On the plains of West Texas, new wind farms can be built for just $22 a megawatt-hour. In the Arizona and Nevada deserts, solar projects are less than $40 a megawatt-hour. Compare those figures with the U.S. average lifetime cost of $52 for natural-gas plants and about $65 for coal.
Environmental rules and government subsidies are no longer the key drivers for clean power. Economics are.
That’s why Donald Trump will have limited influence on the U.S. utility industry’s push toward renewable energy, according to executives and investors. Companies including NextEra Energy, Duke Energy and others that invest billions in power plants are already moving forward with long-term plans to generate electricity with cleaner and more economic alternatives.
“We said before the election that whoever is elected president, we would be continuing our efforts to go to a low-carbon fleet and also pursue renewables,” said Tom Williams, a spokesman for Duke, the second-largest U.S. utility owner.
Wind and solar have been the two biggest sources of electricity added to U.S. grids since 2014 as utilities closed a record number of aging coal-fired generators.
And it’s not just cost that makes clean energy attractive to utilities — it’s time. A solar farm can go up in months. It takes years to permit, finance and build the giant boilers and exhaust systems that make up a coal plant, and they can last for a generation.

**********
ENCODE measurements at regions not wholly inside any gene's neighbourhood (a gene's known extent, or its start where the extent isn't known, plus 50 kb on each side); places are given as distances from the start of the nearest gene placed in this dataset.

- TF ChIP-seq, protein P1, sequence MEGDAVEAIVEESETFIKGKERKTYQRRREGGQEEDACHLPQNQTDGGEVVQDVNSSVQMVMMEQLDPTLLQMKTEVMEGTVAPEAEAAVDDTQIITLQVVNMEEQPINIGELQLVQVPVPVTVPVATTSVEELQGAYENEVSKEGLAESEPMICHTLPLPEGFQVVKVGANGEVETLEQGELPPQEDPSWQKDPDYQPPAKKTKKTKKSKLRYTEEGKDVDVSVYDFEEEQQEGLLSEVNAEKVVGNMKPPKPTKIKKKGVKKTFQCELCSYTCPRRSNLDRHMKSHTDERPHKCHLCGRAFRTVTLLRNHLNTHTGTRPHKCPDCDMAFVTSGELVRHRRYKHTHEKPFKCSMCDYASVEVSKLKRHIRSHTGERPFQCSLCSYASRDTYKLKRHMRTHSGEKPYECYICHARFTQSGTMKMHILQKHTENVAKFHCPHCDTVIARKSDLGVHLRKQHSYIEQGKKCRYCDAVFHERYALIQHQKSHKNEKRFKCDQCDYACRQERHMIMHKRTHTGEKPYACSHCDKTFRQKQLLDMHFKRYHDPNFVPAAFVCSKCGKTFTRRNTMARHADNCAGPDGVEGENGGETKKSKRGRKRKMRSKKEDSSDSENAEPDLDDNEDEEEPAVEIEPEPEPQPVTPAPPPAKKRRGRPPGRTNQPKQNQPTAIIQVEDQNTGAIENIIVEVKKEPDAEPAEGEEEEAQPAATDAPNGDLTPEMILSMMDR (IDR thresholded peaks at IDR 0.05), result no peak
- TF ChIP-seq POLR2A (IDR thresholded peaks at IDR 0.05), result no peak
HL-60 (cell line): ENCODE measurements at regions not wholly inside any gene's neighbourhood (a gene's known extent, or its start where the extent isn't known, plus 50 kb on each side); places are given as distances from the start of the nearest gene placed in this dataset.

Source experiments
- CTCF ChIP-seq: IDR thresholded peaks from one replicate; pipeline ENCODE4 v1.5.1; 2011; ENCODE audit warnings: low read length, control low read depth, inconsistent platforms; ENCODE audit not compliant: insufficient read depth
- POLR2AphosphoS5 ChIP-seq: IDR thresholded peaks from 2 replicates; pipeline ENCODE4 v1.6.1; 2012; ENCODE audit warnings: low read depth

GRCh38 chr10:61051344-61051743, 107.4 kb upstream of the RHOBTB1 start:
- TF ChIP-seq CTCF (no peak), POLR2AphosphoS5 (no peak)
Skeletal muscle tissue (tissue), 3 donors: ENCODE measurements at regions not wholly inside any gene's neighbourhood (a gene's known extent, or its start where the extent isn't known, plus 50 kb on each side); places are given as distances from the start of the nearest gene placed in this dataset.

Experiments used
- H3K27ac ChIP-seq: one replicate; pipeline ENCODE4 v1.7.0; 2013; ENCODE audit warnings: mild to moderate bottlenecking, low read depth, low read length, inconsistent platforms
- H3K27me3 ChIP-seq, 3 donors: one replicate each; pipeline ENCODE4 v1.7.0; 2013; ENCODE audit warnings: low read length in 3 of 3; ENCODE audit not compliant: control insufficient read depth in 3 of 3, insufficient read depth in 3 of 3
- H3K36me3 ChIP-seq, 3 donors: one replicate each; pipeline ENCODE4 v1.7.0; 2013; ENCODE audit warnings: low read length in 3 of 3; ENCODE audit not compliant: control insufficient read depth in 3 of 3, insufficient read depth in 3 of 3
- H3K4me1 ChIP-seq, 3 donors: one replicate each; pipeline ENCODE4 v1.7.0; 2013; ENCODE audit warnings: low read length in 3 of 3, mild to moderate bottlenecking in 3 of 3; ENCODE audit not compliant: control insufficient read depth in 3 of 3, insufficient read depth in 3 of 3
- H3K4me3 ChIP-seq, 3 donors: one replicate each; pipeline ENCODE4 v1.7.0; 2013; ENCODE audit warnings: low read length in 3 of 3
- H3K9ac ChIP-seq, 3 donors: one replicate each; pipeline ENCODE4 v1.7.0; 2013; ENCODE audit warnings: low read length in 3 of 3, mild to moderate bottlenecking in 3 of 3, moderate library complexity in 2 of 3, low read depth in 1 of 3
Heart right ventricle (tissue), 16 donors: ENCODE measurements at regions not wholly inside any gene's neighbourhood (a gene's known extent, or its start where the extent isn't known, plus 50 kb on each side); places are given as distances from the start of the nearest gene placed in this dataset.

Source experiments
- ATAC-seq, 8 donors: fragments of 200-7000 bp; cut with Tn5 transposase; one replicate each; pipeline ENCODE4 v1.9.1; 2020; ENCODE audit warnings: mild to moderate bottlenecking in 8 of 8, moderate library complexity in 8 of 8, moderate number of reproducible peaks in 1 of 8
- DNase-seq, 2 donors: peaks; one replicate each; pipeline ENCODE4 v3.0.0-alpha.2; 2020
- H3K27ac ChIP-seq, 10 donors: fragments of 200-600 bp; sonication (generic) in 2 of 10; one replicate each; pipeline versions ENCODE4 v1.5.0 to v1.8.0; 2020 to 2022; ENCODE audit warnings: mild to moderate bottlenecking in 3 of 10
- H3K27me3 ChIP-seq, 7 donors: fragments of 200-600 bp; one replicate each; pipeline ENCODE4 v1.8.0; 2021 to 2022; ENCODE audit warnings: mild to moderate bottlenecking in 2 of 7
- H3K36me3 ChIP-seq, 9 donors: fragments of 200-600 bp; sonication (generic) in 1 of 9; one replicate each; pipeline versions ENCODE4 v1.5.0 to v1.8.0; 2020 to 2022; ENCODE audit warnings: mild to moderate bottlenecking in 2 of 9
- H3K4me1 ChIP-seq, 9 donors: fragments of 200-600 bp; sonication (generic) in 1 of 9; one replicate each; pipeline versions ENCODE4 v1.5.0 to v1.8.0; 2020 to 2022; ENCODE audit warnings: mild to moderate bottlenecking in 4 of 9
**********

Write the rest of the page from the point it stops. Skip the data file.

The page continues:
Over the next four years, utilities have announced plans to close 12 gigawatts’ worth of coal plants, largely because cheap natural gas has made them uneconomical — the equivalent of switching off a dozen nuclear reactors.
Trump will have some levers at his disposal to influence how they’ll be replaced. He has vowed, for instance, to kill President Obama’s Clean Power Plan, which would require states to reduce emissions from power plants. And two federal subsidies — the investment tax credit and the production tax credit — remain key components to making solar and wind affordable.
Trump hasn’t indicated whether he’ll push to repeal the tax credits for wind and solar. And the Clean Power Plan, which has been suspended pending a U.S. Supreme Court ruling, isn’t to take effect until 2022.
Utilities, meanwhile, are marching ahead.
“We are moving forward with plans that call for replacing some of our coal generation with natural gas, low-cost wind energy and expanding solar options for customers,” said Frank Prager, vice president of policy and federal affairs for Xcel Energy, which owns utilities in eight states.
More than half of U.S. states require utilities to incorporate renewable energy into their generation mix. California and New York have set goals to source half their power from clean energy by 2030.
Even if renewable energy loses West Wing support, it remains popular in corner offices across America.
“Wal-Mart will continue to build stores, and Apple will continue to build energy-intensive data centers that will be powered by renewables,” said Kyle Harrison, a Bloomberg New Energy Finance analyst.